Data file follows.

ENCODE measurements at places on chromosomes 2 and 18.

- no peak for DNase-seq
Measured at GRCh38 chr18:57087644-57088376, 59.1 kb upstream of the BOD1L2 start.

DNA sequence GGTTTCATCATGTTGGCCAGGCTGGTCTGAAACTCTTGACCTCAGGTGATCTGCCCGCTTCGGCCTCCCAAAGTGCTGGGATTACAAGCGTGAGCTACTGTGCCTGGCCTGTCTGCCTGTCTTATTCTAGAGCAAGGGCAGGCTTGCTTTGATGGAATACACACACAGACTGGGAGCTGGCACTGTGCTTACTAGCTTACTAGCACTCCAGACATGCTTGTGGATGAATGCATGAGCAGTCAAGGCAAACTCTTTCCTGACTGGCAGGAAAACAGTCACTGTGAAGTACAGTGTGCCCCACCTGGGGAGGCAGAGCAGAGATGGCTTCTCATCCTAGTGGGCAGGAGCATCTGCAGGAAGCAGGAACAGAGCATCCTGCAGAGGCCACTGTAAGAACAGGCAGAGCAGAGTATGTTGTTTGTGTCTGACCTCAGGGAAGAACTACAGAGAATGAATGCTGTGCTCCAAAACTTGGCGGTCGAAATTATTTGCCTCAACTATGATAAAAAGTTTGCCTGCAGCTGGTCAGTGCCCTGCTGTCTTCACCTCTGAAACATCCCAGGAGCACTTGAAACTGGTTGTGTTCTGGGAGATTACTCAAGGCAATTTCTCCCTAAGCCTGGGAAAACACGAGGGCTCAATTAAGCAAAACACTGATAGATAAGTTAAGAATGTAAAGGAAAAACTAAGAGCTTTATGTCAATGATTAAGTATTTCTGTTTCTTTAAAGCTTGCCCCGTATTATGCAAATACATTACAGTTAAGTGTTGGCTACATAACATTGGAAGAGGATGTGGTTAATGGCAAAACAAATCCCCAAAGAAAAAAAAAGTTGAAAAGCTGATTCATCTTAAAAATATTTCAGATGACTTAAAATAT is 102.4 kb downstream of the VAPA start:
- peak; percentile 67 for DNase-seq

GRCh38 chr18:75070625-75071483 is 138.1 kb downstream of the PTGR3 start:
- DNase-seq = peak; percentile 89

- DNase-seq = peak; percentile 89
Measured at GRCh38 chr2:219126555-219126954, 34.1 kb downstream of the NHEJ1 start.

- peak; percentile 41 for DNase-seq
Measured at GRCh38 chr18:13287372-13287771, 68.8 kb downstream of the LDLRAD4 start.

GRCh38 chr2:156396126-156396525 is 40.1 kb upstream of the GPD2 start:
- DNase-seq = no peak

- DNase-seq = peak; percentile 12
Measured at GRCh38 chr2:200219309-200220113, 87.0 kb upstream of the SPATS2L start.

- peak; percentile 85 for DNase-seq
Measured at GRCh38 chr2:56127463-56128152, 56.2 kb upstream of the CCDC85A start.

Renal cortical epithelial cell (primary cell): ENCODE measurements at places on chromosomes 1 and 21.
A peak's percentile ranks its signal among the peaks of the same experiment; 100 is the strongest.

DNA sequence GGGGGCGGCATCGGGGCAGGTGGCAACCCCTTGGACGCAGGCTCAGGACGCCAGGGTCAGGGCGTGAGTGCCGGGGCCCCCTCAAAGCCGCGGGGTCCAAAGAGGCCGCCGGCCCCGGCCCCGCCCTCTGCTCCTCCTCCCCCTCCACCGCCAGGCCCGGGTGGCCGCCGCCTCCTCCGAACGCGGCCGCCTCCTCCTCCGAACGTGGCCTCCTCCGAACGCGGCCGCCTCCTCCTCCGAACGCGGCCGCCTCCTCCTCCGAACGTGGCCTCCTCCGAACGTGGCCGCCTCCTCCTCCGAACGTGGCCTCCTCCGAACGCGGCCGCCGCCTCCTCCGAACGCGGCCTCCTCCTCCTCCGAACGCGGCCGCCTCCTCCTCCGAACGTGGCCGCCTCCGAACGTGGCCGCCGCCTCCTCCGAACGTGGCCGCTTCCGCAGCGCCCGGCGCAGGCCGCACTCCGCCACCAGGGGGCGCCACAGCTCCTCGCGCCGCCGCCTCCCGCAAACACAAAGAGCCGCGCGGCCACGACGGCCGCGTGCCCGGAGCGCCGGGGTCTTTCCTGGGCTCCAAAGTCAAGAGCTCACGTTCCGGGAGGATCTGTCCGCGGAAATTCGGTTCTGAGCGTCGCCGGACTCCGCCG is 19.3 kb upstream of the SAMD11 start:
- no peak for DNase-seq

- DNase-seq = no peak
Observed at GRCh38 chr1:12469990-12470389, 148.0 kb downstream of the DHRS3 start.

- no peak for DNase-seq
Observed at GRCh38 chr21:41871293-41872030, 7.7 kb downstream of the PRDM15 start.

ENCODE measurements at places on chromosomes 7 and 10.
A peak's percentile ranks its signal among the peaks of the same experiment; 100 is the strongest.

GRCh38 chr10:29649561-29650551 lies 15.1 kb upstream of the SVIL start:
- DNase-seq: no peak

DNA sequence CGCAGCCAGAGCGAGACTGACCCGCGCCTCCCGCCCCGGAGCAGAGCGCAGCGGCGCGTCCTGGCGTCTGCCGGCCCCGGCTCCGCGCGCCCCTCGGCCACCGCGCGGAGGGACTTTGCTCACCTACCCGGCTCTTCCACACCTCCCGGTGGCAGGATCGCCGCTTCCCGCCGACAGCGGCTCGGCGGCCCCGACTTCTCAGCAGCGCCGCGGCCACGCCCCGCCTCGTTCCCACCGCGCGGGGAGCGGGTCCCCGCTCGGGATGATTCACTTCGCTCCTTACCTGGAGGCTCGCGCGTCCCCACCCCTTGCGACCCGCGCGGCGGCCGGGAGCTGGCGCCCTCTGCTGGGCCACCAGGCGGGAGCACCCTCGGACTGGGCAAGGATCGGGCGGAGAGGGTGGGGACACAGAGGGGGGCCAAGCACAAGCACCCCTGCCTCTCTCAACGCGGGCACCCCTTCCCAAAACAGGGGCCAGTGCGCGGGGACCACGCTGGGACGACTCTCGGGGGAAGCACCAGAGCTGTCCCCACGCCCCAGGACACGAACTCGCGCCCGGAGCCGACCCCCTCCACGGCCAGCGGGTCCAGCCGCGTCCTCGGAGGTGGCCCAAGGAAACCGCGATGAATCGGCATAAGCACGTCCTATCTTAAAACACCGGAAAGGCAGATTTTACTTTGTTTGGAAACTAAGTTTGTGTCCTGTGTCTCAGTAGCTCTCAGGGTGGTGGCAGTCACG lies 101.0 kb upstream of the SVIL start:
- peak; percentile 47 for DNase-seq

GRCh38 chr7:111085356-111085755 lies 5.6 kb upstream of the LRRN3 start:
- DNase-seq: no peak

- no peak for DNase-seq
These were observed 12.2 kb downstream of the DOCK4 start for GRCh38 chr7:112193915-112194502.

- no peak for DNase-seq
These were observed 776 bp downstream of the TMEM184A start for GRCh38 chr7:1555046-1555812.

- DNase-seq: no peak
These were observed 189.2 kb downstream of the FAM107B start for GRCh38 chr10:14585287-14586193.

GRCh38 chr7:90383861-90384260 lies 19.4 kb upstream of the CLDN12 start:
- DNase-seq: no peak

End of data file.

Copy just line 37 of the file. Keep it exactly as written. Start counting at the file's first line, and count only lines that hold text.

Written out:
These were observed 776 bp downstream of the TMEM184A start for GRCh38 chr7:1555046-1555812.